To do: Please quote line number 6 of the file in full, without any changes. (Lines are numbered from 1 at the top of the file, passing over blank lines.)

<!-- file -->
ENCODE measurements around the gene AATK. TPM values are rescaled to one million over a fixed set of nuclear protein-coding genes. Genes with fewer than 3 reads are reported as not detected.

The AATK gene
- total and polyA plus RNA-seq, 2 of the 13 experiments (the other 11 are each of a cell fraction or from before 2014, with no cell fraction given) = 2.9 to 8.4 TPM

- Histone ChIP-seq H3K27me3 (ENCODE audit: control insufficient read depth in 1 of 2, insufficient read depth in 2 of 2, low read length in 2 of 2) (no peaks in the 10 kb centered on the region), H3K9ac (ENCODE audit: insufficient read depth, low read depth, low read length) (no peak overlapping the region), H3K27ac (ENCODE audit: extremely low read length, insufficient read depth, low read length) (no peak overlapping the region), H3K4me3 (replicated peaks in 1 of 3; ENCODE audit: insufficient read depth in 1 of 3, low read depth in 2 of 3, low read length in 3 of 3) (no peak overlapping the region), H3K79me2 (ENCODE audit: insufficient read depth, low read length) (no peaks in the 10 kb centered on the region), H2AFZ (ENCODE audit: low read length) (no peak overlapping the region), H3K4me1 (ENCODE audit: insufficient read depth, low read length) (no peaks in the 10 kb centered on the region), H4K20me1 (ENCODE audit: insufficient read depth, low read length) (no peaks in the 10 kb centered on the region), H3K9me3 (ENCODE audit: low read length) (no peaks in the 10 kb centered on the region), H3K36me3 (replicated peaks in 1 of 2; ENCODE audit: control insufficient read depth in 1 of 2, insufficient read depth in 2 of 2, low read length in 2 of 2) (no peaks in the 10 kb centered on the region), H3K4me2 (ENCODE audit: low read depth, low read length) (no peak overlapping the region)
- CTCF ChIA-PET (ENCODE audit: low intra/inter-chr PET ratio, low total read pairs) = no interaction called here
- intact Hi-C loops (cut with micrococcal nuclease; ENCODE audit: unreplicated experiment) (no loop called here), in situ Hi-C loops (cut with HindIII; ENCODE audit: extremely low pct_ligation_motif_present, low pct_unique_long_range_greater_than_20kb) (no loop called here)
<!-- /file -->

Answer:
- intact Hi-C loops (cut with micrococcal nuclease; ENCODE audit: unreplicated experiment) (no loop called here), in situ Hi-C loops (cut with HindIII; ENCODE audit: extremely low pct_ligation_motif_present, low pct_unique_long_range_greater_than_20kb) (no loop called here)